The scramble for Cuban air routes
It is not every day that a large air travel market opens up next door to the United States.
No wonder that the announcement that 110 daily frequencies between the two countries would be authorized, started a sort of scramble to get a solid footing in the Cuban market.
In reality, the market is not being completely liberalized, plenty of restrictions will continue to be in place, possibly the most remarkable of them is that trips for purely touristic purposes will continue to be under embargo (only 12 categories of activities such as government-related work, educational, religious or cooperation or visiting relatives, are allowed)
Plus only 20 of these 110 frequencies are going to be for Havana flights, by far the most attractive of the 10 authorized Cuban gateways.
Most of the major US airlines have applied (you can see the who's who here) for route permits, with airlines with a strong presence in the Florida market such as American Airlines and JetBlue, at the forefront. Now it is the turn of the federal government to assign the flying rights.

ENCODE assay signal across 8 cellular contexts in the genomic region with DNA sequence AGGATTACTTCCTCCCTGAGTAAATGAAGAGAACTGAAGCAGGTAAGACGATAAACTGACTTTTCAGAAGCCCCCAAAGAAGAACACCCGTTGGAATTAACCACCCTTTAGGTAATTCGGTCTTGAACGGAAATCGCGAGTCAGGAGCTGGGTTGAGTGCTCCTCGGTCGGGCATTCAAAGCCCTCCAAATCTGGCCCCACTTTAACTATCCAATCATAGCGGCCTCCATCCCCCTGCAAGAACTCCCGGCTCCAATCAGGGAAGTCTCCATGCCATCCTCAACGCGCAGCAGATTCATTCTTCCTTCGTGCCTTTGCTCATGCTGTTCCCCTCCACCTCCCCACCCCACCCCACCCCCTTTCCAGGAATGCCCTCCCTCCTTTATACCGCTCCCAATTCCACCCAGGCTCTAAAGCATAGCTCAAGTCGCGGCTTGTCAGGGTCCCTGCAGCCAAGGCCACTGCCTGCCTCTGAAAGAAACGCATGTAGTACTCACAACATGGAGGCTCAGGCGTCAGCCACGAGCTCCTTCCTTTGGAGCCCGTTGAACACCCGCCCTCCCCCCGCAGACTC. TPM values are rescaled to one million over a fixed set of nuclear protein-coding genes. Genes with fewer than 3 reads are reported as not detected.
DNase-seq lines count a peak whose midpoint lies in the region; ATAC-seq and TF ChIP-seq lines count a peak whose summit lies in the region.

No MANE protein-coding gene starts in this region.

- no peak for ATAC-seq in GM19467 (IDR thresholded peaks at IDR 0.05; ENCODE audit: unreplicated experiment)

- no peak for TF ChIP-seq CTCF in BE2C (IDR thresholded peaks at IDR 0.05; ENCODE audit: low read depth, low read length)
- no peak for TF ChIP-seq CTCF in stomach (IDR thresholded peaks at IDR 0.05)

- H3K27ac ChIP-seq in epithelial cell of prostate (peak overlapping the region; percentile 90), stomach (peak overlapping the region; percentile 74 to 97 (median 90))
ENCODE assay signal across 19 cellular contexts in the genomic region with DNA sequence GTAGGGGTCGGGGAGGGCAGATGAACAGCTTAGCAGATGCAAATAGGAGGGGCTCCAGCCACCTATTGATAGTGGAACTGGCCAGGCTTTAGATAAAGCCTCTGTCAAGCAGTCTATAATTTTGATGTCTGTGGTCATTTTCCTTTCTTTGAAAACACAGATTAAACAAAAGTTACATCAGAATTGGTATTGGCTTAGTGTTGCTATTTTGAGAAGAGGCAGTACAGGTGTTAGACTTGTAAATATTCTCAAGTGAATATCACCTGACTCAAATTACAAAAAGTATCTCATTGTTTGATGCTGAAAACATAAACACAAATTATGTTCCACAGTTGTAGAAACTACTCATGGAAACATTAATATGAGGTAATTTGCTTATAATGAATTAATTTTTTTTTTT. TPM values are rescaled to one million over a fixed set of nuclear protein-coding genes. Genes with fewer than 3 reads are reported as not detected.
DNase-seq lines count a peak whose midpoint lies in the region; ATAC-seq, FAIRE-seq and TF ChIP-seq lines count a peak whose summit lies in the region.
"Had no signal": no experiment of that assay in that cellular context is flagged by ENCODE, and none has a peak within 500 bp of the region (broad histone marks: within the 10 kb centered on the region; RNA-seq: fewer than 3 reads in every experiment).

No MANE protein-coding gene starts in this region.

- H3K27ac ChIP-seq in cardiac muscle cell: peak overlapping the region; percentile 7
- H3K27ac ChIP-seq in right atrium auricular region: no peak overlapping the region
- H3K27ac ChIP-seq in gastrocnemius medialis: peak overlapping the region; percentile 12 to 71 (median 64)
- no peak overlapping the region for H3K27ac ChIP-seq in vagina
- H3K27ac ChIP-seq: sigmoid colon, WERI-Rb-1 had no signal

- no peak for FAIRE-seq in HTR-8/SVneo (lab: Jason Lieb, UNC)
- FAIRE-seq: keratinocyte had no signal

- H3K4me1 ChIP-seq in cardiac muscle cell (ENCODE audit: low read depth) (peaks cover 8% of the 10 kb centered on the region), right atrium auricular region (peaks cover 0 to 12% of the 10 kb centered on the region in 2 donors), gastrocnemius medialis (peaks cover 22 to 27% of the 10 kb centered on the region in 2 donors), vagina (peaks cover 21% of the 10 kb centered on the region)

Some of these airlines are, actually, already present in Cuba, since charter flights have been running between the two countries already for quite a long time.
But, not only airlines have an eye on the Cuban market, those fortunate enough to fly private will also be able to fly between the US and Cuba. JetSuite, an innovative and (at least by private aviation standards) relatively affordable executive aviation operator plans to launch flights from 12 American cities.
Private flights will have to go through one of the following approved gateway airports: Key West, Fort Lauderdale, Miami, Fort Myers, Palm Beach, Tampa, Orlando, New Orleans, Atlanta, Houston, Austin, Dallas, Pittsburgh, Baltimore (BWI), New York (JFK), Chicago (ORD).
An interesting encounter between communist Cuba and that symbol of American capitalism, the private jet!